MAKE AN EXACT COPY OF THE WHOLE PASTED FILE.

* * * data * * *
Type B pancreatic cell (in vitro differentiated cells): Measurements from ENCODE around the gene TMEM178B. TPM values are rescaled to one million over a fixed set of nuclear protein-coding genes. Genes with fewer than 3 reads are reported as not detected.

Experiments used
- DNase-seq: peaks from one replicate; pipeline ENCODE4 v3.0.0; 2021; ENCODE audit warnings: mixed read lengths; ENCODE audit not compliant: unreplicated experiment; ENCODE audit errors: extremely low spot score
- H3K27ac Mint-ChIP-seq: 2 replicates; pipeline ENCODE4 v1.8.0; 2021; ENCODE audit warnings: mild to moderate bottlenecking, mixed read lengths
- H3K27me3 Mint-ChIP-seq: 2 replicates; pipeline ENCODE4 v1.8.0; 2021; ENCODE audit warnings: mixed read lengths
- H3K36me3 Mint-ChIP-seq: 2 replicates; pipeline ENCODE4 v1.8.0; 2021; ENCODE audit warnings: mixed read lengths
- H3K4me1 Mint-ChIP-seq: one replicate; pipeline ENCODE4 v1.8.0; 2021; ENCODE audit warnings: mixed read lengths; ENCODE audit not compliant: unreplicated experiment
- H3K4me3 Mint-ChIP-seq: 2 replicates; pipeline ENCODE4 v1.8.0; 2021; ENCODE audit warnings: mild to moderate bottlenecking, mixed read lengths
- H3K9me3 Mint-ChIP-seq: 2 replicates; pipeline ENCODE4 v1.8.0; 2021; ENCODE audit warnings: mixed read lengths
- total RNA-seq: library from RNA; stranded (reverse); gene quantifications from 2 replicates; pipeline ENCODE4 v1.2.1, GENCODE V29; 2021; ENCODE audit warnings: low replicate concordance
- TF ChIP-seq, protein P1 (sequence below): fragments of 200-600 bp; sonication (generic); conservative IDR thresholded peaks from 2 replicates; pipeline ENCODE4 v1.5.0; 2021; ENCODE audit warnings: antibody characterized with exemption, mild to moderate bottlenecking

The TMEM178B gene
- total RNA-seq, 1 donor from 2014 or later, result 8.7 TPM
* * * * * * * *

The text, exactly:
Type B pancreatic cell (in vitro differentiated cells): Measurements from ENCODE around the gene TMEM178B. TPM values are rescaled to one million over a fixed set of nuclear protein-coding genes. Genes with fewer than 3 reads are reported as not detected.

Experiments used
- DNase-seq: peaks from one replicate; pipeline ENCODE4 v3.0.0; 2021; ENCODE audit warnings: mixed read lengths; ENCODE audit not compliant: unreplicated experiment; ENCODE audit errors: extremely low spot score
- H3K27ac Mint-ChIP-seq: 2 replicates; pipeline ENCODE4 v1.8.0; 2021; ENCODE audit warnings: mild to moderate bottlenecking, mixed read lengths
- H3K27me3 Mint-ChIP-seq: 2 replicates; pipeline ENCODE4 v1.8.0; 2021; ENCODE audit warnings: mixed read lengths
- H3K36me3 Mint-ChIP-seq: 2 replicates; pipeline ENCODE4 v1.8.0; 2021; ENCODE audit warnings: mixed read lengths
- H3K4me1 Mint-ChIP-seq: one replicate; pipeline ENCODE4 v1.8.0; 2021; ENCODE audit warnings: mixed read lengths; ENCODE audit not compliant: unreplicated experiment
- H3K4me3 Mint-ChIP-seq: 2 replicates; pipeline ENCODE4 v1.8.0; 2021; ENCODE audit warnings: mild to moderate bottlenecking, mixed read lengths
- H3K9me3 Mint-ChIP-seq: 2 replicates; pipeline ENCODE4 v1.8.0; 2021; ENCODE audit warnings: mixed read lengths
- total RNA-seq: library from RNA; stranded (reverse); gene quantifications from 2 replicates; pipeline ENCODE4 v1.2.1, GENCODE V29; 2021; ENCODE audit warnings: low replicate concordance
- TF ChIP-seq, protein P1 (sequence below): fragments of 200-600 bp; sonication (generic); conservative IDR thresholded peaks from 2 replicates; pipeline ENCODE4 v1.5.0; 2021; ENCODE audit warnings: antibody characterized with exemption, mild to moderate bottlenecking

The TMEM178B gene
- total RNA-seq, 1 donor from 2014 or later, result 8.7 TPM